The Rifles performed all the usual functions of light infantry, particularly skirmishing in front of the main body, and the poses are a fair reflection of this role. Many of the men are firing (including some good prone poses) and others are advancing while keeping their head down. We thought the poses were well chosen, although in this case it is a pity that there is no officer as Rifles officers were quite different in appearance from those of other infantry regiments.

The level of detail is fair but the rather unrefined sculpting makes these figures typical of Strelets. There is no hope of identifying the weapons as any particular model, for example, and some extremities are quite poor, such as the ridiculously short swords on some figures. One detail that is missing is the badge on the front of the shakos, but the sculptor has made a gallant effort to portray some of the men with moustaches - a concession first permitted during this war.

Since the box says 'Crimean War' and the 60th did not serve in this war we must judge these figures as the Rifle Brigade, and as such they suffer from some small inaccuracies including the problems with the coats. To many this will seem pedantic (which is certainly true of reviewers!), particularly as the front of the coat is all but invisible on most of the poses, and the length of the tails is not particularly obvious. Nevertheless these are errors in a set which has some fine poses and depicts an important subject for this campaign, and if the sculpting is not impressive then it at least matches the rest of the extensive Strelets Crimean War range.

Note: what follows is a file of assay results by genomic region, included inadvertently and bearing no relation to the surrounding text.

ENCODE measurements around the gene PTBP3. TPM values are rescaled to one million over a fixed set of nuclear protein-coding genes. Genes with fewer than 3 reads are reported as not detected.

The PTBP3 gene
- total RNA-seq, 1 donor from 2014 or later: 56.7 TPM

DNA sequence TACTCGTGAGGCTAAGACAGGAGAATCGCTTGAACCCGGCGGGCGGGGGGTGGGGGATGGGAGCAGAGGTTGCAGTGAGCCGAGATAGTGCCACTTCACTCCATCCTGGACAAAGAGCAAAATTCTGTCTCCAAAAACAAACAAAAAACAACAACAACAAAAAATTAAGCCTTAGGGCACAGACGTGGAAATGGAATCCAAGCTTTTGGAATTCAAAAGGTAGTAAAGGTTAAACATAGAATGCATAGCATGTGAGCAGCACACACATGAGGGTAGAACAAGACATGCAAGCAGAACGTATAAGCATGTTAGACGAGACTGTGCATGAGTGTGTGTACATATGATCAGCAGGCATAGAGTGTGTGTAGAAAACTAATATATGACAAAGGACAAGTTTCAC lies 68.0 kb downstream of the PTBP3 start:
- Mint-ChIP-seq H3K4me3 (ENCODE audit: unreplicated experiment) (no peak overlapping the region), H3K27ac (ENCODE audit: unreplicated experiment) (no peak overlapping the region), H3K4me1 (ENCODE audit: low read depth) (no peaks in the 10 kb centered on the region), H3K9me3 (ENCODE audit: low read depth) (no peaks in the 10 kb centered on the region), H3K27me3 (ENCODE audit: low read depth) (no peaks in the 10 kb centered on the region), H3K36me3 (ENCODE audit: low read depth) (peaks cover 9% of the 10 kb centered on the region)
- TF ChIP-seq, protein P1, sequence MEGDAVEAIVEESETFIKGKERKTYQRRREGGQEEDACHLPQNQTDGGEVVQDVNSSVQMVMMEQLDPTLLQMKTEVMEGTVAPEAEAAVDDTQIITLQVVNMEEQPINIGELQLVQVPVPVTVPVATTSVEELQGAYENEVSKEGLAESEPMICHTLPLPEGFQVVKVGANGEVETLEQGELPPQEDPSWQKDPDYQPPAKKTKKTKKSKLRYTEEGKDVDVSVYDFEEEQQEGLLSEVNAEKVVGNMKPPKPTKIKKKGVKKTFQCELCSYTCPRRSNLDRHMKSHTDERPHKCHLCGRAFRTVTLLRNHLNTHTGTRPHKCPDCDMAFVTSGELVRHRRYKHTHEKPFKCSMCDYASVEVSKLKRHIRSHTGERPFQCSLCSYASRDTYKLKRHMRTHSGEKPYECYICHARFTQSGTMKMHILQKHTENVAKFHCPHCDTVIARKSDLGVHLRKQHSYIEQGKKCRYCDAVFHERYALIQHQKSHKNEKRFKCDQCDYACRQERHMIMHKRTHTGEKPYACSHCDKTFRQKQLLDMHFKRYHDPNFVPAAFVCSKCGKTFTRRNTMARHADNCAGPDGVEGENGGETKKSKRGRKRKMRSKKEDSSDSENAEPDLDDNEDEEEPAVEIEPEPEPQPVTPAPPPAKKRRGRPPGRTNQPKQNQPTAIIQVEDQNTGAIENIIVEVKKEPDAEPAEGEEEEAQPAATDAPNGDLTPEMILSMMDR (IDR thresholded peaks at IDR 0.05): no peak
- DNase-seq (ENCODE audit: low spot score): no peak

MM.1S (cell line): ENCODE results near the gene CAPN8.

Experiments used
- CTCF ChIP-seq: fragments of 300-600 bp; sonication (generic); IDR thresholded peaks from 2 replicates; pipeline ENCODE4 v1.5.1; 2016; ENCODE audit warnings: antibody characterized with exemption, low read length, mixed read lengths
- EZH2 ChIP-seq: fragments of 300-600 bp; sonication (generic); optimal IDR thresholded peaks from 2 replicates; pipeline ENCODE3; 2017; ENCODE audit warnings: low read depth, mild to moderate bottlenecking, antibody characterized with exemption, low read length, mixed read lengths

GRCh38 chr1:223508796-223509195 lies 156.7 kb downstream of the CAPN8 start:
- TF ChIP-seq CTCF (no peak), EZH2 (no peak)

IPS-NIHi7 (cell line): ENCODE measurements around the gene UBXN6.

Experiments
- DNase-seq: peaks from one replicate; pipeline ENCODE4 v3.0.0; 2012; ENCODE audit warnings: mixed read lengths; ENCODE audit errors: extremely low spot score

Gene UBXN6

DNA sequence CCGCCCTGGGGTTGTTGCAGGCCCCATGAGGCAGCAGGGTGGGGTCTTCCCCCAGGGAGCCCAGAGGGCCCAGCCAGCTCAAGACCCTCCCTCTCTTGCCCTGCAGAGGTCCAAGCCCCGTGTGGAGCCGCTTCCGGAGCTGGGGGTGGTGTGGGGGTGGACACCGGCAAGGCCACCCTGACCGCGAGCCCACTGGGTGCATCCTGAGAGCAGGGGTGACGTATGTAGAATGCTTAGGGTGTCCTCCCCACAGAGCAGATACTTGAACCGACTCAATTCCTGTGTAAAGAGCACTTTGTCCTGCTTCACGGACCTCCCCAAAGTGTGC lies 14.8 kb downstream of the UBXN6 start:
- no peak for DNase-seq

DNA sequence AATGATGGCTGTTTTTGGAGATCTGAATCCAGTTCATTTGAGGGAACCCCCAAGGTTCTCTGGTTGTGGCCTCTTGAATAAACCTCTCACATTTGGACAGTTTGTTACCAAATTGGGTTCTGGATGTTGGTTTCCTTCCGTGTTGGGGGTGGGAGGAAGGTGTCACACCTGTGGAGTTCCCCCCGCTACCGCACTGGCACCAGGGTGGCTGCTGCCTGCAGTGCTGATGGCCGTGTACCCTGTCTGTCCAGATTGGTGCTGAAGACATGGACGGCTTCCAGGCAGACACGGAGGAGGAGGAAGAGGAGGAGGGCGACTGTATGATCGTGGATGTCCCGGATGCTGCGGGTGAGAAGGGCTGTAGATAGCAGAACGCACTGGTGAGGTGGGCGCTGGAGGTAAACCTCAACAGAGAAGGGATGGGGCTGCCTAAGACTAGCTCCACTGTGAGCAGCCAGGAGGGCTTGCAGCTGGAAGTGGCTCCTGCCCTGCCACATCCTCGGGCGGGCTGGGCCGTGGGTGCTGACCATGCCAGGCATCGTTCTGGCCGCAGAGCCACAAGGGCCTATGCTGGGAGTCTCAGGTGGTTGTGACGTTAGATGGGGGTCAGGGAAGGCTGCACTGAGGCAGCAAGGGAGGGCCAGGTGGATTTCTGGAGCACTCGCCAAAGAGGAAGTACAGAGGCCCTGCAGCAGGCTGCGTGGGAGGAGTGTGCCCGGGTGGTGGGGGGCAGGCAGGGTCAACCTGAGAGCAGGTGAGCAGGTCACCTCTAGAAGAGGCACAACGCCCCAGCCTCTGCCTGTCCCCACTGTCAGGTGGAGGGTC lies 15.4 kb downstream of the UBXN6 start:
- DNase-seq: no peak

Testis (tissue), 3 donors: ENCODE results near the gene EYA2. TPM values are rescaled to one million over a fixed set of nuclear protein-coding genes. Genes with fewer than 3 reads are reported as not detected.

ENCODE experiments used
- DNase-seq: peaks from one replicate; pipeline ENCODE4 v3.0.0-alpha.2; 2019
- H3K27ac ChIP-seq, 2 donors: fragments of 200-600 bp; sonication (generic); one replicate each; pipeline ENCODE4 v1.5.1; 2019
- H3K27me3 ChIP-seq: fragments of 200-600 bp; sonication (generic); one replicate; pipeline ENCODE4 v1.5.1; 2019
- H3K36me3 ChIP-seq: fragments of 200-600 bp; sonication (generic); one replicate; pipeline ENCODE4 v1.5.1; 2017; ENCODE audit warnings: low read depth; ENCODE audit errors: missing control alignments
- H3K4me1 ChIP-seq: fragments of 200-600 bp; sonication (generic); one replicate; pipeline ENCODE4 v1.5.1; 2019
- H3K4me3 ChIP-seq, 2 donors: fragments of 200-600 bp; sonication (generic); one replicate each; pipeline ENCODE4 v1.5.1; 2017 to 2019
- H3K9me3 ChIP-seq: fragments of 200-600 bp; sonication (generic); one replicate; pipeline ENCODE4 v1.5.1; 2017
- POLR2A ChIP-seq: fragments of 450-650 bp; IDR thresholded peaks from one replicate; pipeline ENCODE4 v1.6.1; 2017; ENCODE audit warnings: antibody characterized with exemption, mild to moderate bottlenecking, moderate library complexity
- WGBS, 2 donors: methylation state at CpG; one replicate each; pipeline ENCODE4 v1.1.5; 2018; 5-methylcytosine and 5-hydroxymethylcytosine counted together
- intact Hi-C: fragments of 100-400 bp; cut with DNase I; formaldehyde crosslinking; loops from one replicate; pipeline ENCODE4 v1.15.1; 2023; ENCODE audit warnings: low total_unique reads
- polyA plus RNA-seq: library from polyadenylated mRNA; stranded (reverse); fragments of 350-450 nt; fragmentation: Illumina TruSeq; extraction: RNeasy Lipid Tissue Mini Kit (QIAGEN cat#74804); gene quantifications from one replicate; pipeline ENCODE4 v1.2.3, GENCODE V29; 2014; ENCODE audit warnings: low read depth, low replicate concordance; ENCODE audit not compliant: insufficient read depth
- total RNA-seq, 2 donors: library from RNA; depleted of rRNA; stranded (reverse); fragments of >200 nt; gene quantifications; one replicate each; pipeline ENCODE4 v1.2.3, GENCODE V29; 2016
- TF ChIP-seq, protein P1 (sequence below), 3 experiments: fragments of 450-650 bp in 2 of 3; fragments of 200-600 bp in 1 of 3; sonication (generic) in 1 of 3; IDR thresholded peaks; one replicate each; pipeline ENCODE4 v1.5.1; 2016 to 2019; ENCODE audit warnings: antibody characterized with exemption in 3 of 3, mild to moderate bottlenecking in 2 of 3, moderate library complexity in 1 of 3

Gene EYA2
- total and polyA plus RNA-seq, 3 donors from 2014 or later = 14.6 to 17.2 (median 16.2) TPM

Ratings

Historical Accuracy 9
Pose Quality 10
Pose Number 8
Sculpting 7
Mould 10

Further Reading
Books
"British Infantry Equipments 1808-1908" - Osprey (Men-at-Arms Series No.107) - Mike Chappell - 9780850453744
"British Infantry Uniforms Since 1660" - Blandford - Michael Barthorp - 9780713711271
"Crimean War Basics - Britain, France & Sardinia" - Partizan - Michael Cox - 9781858180151
"Soldier's Accoutrements of the British Army 1750-1900" - The Crowood Press - Pierre Turner - 9781861268839
"The British Army on Campaign (2) The Crimea" - Osprey (Men-at-Arms Series No.196) - Michael Barthorp - 9780850458275
"The Pattern 1853 Enfield Rifle" - Osprey (Weapon Series No.10) - Peter Smithurst - 9781849084857
"The Royal Green Jackets" - Osprey (Men-at-Arms Series No.52) - Christopher Wilkinson-Latham - 9780850452495
"Uniforms & Weapons of the Crimean War" - Batsford - Robert Wilkinson-Latham - 9780713406665
Magazines
"Military Illustrated" - No.6
"Regiment (The Royal Green Jackets)" - No.21
"Tradition (English Language)" - No.75